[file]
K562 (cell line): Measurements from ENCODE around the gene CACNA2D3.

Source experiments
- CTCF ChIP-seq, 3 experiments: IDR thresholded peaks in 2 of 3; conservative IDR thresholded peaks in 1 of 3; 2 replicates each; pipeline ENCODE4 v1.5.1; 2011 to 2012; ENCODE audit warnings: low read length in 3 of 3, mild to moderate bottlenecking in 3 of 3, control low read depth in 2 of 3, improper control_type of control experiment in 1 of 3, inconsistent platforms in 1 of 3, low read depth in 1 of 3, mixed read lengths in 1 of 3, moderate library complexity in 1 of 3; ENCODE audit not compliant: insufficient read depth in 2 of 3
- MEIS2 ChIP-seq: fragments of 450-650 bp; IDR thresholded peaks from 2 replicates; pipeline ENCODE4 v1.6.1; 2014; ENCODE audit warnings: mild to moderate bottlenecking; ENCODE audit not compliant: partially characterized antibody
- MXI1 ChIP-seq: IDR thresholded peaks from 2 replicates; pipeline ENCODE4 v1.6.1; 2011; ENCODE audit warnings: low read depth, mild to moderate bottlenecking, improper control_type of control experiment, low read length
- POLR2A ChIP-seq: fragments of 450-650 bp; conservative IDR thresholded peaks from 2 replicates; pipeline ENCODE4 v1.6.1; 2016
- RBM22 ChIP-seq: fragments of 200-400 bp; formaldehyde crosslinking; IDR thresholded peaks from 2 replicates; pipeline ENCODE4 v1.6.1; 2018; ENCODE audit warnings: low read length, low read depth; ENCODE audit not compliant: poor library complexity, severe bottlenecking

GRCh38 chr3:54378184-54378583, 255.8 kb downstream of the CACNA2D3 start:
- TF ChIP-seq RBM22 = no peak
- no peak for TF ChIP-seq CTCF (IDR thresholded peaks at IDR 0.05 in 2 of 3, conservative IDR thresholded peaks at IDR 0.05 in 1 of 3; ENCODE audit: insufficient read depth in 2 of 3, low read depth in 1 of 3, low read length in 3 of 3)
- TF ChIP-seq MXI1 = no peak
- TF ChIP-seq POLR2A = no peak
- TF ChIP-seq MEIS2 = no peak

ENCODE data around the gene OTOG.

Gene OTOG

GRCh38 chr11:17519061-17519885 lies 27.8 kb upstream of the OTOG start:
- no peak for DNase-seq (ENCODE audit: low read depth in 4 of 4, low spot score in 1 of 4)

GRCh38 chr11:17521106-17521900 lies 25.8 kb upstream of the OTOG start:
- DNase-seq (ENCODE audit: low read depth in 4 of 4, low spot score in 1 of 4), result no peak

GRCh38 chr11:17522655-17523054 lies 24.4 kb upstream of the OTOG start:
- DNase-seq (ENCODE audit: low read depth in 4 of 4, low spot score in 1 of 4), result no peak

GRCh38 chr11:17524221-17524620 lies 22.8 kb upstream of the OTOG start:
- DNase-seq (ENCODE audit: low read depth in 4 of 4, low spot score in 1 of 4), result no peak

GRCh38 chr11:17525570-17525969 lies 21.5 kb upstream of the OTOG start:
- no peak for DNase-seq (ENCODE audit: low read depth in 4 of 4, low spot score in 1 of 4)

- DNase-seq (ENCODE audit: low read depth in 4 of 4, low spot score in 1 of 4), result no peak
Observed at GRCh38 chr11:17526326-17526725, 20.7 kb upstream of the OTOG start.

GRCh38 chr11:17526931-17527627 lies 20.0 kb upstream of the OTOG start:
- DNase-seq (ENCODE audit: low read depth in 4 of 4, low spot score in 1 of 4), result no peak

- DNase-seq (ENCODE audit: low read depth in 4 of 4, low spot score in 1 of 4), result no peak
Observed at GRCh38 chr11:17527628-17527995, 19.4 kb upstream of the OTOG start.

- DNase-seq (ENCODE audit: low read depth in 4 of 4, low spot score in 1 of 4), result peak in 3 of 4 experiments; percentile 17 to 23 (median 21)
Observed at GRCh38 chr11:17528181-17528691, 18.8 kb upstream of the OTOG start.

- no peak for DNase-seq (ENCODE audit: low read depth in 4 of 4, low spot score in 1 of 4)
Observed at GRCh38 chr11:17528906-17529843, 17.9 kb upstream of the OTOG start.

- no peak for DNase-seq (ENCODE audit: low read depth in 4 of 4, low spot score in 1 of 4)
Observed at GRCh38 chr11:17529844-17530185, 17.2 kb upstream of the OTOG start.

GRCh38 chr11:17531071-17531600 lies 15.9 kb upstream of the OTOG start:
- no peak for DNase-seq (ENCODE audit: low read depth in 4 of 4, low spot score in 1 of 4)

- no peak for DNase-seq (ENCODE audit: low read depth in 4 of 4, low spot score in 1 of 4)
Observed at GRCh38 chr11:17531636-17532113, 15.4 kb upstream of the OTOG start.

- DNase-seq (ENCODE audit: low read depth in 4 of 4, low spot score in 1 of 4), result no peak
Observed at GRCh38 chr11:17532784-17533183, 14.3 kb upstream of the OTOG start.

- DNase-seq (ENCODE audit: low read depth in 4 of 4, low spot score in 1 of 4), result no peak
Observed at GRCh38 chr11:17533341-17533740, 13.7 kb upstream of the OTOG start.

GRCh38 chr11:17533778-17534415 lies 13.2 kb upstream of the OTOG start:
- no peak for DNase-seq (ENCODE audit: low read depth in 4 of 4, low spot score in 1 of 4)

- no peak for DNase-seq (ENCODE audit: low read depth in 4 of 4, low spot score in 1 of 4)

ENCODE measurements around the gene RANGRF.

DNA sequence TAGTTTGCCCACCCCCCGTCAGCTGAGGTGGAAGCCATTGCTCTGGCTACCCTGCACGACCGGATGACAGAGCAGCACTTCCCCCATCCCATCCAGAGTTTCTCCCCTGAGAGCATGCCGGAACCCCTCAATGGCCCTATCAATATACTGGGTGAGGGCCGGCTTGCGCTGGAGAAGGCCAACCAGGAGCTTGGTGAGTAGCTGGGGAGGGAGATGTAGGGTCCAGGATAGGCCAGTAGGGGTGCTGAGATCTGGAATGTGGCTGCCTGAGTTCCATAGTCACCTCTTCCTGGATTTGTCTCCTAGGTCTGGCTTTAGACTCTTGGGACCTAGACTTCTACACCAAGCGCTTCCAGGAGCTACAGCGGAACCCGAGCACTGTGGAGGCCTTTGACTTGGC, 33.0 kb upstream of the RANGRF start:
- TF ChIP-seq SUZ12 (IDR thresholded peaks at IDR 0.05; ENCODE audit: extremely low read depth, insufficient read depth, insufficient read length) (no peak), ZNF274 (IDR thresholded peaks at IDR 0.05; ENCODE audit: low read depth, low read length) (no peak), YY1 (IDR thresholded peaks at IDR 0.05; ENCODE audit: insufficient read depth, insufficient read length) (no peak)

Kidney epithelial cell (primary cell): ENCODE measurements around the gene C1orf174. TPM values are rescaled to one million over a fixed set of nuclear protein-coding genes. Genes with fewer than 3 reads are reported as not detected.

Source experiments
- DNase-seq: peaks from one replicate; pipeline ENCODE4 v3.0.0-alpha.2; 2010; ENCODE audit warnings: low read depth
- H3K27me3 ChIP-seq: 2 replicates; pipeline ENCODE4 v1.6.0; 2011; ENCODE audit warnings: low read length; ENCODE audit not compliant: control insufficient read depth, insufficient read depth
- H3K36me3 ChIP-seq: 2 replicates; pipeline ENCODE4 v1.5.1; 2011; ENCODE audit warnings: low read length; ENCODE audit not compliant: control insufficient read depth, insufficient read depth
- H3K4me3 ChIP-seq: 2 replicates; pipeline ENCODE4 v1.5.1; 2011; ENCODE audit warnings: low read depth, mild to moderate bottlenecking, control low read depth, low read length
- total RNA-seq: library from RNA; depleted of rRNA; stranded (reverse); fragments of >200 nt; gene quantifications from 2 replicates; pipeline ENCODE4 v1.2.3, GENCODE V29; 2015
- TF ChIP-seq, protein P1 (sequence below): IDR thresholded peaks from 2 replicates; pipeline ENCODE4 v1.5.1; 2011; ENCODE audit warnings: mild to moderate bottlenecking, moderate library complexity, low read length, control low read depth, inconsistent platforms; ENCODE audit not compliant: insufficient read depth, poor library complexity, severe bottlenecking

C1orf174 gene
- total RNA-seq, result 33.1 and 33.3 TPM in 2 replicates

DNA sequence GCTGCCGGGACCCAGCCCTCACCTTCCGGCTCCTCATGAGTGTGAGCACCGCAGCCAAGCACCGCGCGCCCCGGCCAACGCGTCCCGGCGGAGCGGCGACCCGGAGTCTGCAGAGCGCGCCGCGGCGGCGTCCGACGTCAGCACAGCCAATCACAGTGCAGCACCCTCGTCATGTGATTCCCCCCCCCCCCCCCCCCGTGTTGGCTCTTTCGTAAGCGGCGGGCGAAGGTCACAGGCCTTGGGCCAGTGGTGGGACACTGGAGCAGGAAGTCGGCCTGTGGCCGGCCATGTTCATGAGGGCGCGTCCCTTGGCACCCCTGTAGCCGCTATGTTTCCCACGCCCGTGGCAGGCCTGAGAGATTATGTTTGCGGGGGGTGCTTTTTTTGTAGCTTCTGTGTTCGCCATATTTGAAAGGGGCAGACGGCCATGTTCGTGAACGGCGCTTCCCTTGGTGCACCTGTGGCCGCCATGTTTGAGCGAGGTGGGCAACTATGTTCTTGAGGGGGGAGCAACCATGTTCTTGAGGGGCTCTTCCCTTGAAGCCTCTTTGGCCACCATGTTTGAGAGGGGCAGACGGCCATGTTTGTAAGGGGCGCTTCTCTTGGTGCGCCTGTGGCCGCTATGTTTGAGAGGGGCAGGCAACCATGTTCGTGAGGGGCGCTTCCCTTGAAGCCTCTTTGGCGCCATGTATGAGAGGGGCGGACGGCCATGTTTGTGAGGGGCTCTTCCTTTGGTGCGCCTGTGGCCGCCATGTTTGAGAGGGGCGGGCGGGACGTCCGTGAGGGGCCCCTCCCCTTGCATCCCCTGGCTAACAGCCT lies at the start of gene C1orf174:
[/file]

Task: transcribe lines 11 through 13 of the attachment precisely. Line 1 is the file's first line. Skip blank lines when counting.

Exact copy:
- TF ChIP-seq MXI1 = no peak
- TF ChIP-seq POLR2A = no peak
- TF ChIP-seq MEIS2 = no peak